We arrived at Kedleston at around 10am and the house doesn’t open to the public until noon, so we headed straight for the church.

We were following two other couples who walked around the church and then walked off again while I was examining a lovely arch around the south door and looking at a late 17th/early 18th century pun (more on that later). I thought these couples just weren’t that interested in going inside and so I tried the south door, which was open, and went in.

It was dark in there but Man found a box with light switches, so we put them on so we could see. We did turn them off when we left. It wasn’t until we walked past the church later and saw the door standing open, the lights on and a board declaring the church to be open standing outside that we realised it had actually been closed when we went in.

And, while I am at it with the confessions (good for the soul apparently) I have another transgression to admit.

In the chancel of All Saints church are two lids set into the floor. They are wooden and about the size of a dustbin lid and they have rope handles on them. They also have notices on them saying ‘Do not lift the lid, see photograph’. But they have handles on them. I looked at the photographs and they were interesting but did I mention the lids have handles on them?

Yes Ok I lifted the lids, I admit it.

407b 406bAnd this is what we found underneath. Unusual aren’t they?

The two heads are set in quatrofoils sunk into roundels in the floor. Excavations have revealed that they are the only carved part of the slab they are set in: there is no body, arms or legs. They are believed to be late 13th century. The inscription claims them as Richard De Curzon, fifth Lord of Kedleston, and his wife.

All Saints is positively awash with memorials but of all of them, I think I like these best purely because they are something I hadn’t seen before. However, if the lids had not had handles on them and labels saying ‘please don’t lift the lid’, I probably wouldn’t have been tempted to lift them. It all come back to those handles … just too tempting :)

All Saints once served a medieval village of the same name and the Curzon family seat, which has been in the family since the end of the 12th century.

The village has long gone, demolished to make way for the finery that is Kedleston Hall, but the church was allowed to remain, immediately next to the new hall.

No church was mentioned in the Doomsday Book and the first reference to it can be found late in the 12th century.

Like many churches, it has been rebuilt many times over many centuries but the oldest part of the building is this gorgeous south door.

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It has a decorated arch featuring carved beak heads and above the door there are the remains of a carved scene, that appears to be a hunting scene. It’s called a tympanum and there other examples in Derbyshire.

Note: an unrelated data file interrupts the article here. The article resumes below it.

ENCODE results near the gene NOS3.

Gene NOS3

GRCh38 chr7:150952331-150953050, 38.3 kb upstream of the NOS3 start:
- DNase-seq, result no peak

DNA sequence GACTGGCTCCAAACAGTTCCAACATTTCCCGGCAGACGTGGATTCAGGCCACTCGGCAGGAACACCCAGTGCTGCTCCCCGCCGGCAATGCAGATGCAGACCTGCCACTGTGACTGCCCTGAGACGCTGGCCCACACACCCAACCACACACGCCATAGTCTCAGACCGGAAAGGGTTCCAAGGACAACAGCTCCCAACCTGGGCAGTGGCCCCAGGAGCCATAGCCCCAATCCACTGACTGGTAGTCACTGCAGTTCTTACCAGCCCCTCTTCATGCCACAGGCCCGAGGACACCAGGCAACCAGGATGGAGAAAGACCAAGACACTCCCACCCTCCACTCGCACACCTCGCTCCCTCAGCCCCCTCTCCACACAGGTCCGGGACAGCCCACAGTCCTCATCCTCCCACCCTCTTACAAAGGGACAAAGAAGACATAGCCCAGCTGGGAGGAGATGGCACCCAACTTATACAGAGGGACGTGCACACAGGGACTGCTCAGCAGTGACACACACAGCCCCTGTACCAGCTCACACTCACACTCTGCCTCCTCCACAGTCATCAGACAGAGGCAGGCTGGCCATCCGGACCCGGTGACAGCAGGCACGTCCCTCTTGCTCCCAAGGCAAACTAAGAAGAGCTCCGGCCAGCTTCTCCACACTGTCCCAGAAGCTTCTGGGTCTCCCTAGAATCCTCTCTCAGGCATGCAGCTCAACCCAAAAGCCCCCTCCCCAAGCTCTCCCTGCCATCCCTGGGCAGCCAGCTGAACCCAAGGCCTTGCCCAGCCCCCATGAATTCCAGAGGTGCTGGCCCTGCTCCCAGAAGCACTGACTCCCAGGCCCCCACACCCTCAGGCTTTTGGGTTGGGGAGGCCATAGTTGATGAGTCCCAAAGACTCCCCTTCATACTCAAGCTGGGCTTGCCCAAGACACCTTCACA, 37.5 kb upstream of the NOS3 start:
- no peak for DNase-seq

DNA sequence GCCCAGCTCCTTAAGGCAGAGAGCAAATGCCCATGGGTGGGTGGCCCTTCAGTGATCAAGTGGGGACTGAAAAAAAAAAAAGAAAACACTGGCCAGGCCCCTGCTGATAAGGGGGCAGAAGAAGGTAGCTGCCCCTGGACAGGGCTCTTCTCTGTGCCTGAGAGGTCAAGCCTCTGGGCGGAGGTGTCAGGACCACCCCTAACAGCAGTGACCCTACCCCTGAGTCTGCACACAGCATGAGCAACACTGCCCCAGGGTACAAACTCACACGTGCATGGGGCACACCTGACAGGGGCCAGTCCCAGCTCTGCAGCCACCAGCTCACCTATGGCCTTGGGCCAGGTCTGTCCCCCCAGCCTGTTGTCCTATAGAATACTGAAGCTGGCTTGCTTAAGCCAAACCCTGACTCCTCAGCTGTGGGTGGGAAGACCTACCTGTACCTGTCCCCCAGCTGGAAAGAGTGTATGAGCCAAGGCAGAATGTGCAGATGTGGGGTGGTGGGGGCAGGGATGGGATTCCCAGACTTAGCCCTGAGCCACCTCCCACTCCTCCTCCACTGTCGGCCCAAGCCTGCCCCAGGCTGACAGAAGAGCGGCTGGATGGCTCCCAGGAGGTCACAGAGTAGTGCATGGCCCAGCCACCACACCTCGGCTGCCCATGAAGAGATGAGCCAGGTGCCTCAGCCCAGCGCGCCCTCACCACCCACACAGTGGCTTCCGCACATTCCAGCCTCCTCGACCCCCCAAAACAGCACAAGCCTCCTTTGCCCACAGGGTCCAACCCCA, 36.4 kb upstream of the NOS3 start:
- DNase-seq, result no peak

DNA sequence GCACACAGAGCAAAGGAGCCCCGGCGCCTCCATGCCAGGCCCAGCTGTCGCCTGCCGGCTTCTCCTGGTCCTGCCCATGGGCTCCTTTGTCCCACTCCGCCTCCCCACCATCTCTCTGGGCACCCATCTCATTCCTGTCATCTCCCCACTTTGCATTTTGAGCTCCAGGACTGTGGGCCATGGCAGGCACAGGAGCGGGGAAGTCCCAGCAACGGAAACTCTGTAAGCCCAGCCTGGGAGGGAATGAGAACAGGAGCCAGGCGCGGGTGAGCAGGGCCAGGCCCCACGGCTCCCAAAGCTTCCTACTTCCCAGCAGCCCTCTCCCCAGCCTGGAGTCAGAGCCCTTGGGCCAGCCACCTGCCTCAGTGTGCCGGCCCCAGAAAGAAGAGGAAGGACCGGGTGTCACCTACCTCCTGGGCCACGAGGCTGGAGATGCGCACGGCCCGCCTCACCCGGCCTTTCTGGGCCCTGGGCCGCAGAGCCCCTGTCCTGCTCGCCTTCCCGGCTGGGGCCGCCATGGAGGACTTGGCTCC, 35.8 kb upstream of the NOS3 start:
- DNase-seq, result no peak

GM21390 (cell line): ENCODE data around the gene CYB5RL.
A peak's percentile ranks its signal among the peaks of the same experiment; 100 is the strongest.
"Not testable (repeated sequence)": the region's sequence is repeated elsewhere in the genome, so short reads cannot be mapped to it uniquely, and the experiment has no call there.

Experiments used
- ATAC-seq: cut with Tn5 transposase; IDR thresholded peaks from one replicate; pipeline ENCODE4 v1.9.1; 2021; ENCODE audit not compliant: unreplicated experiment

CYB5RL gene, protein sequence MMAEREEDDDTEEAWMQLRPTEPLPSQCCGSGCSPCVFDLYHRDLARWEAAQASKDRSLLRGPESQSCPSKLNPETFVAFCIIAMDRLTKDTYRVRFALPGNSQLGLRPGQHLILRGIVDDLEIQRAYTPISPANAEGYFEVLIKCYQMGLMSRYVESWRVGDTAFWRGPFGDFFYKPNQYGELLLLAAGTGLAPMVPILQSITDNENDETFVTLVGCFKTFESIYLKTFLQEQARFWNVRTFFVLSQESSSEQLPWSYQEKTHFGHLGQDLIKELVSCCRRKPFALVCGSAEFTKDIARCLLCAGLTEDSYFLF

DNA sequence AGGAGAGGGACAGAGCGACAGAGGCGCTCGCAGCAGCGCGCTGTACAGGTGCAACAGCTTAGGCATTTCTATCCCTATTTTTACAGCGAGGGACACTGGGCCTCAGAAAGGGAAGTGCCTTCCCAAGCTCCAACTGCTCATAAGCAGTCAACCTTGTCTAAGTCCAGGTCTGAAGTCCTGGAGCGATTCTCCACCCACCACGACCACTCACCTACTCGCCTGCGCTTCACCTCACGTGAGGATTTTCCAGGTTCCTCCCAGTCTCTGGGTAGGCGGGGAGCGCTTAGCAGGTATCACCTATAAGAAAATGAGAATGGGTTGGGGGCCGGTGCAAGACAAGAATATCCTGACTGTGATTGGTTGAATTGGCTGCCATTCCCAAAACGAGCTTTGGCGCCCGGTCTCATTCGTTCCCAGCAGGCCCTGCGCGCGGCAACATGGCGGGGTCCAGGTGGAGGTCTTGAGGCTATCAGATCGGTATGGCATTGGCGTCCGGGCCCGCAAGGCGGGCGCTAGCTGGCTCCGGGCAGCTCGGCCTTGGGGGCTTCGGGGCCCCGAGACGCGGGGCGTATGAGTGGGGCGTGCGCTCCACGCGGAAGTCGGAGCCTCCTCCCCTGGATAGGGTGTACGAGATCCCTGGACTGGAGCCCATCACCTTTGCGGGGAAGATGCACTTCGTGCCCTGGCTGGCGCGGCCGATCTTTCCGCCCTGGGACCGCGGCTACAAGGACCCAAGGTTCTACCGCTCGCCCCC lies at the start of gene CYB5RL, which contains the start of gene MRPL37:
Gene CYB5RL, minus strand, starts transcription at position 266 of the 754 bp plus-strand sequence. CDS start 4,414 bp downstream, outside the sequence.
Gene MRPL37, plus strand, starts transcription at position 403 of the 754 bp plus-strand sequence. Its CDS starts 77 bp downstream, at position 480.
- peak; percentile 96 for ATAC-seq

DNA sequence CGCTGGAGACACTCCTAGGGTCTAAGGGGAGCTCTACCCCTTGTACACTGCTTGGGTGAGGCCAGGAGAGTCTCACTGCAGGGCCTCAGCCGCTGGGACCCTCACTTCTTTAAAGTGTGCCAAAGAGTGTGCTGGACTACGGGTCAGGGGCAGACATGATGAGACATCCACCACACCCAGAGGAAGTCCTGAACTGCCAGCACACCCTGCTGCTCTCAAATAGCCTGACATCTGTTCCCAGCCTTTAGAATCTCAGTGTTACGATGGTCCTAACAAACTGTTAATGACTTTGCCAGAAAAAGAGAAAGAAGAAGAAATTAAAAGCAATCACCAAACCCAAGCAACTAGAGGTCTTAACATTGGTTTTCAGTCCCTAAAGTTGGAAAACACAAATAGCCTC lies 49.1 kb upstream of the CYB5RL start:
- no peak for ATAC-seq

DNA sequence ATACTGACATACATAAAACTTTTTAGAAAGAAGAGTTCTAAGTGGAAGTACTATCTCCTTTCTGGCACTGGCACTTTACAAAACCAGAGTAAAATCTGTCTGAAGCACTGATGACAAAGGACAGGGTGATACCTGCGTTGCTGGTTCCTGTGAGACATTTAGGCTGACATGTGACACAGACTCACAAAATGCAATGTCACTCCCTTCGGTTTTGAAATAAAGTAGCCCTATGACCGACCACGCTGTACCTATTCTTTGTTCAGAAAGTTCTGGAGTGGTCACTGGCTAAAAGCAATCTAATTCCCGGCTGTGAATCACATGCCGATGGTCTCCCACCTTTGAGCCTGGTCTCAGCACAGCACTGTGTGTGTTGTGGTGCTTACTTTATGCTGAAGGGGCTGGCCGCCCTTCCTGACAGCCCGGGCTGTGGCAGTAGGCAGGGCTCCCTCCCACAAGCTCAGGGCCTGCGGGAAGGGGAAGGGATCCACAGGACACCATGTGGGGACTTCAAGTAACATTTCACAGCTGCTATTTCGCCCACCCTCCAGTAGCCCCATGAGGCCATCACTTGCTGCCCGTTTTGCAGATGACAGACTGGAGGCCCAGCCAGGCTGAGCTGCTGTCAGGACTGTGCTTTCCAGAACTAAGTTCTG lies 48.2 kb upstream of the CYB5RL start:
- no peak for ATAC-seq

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There’s another great door too – the priest’s door, also in the south wall.

382bThe nail heads show the date to be 1613 and the initials apparently stand for a John Curzon (there were many) and his wife Milicent.

Also on the outside is that 17th/18th century pun I alluded too earlier.

Do you see it?

385bIt’s like that silly Catchphrase programme that used to be on television; you say what you see.

The words Wee shall and a sun dial … wee shall sun dial … we shall soon die. And just to reiterate the point …

384b… just in case there is any confusion.

Heading inside the church where, hopefully, the door will already be open and the lights on for you, you are faced with dozens of memorials to the Curzon family and their loved ones.

The first that you see as you walk through the south door is in the Curzon Chapel started in 1907 and made of white Serravezzi marble. This is Lord Curzon, Marquess Curzon of Kedleston and Viceroy of India, who died in 1905, and his wife Mary.

388bIt’s huge, impressive and kept behind locked metal railings. No touchy feely thank you.

412bAs you work your way down the nave towards the chancel, the church looks bigger than it seems on the outside, a positive tardis.

In the north and south transept, either side of the crossing, lie more memorials.

Here lie more Curzons.

402bSir John (d 1485) and his wife Joan.

396bAnother Sir John and his wife Patience with their three daughters and four sons. This one is from around 1654, you can tell the changing fashions :)

404bThis is Sir Nathaniel and his wife Mary. Their two sons and another child who died as a baby are shown. Sir Nathaniel died in 1785. On the opposite wall of the north transept is a memorial to another Sir Nathanial, this one with wife Sarah. He died in 1718.

The whole place is positively littered with memorials, it really is quite spectacular.

395bThis is another of my favourites, believed to be Sir Thomas, circa 1245. How incredible to have your ancestors of centuries past immortalised in this lovely place.

408bAnd another of my favourites, Sir John (d. 1406). There are traces of paint on him. I’m not sure I would like him so much if he was painted in garish colours, and the poor man is missing an arm.